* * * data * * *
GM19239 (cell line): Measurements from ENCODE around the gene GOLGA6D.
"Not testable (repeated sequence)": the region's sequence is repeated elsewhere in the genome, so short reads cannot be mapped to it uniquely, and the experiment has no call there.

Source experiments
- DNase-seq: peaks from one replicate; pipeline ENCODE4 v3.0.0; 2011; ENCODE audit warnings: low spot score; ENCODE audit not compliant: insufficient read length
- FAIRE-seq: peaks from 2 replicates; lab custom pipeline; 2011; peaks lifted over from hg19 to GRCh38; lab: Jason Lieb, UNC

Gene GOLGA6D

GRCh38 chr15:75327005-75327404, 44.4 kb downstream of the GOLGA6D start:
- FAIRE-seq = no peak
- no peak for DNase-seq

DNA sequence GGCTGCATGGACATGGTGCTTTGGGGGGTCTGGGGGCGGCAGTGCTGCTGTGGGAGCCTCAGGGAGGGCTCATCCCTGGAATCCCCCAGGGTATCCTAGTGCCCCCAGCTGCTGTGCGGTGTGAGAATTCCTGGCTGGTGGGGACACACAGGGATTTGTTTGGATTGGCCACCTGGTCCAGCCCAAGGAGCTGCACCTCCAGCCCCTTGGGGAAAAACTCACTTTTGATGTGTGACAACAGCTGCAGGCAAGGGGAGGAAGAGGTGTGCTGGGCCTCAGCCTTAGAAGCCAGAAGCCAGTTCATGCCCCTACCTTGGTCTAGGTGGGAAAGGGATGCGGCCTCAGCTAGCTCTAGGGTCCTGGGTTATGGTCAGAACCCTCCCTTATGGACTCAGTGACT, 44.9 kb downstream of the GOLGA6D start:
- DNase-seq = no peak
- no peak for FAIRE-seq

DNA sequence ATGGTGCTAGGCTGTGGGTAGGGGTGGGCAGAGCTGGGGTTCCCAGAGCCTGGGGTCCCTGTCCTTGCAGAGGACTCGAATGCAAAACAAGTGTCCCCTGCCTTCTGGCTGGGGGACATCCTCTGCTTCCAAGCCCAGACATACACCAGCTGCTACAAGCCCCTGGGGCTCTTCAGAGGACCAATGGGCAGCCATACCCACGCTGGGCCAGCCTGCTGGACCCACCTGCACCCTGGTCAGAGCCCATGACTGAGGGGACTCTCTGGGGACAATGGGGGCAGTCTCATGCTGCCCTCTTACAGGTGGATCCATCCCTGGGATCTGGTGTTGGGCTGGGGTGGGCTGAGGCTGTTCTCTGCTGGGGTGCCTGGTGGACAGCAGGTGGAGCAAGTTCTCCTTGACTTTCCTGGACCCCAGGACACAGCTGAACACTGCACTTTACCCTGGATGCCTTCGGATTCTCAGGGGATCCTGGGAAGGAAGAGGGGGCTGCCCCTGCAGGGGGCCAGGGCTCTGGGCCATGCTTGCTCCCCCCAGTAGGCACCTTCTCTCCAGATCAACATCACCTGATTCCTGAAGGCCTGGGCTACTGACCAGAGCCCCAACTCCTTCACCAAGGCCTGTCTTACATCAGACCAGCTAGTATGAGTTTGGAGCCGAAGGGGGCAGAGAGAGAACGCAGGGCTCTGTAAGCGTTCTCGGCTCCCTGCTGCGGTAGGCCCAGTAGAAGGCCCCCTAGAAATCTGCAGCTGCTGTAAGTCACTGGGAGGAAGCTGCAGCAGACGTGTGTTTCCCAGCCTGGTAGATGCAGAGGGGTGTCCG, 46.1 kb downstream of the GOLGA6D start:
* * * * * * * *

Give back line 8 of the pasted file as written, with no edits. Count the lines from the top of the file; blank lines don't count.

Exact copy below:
- FAIRE-seq = no peak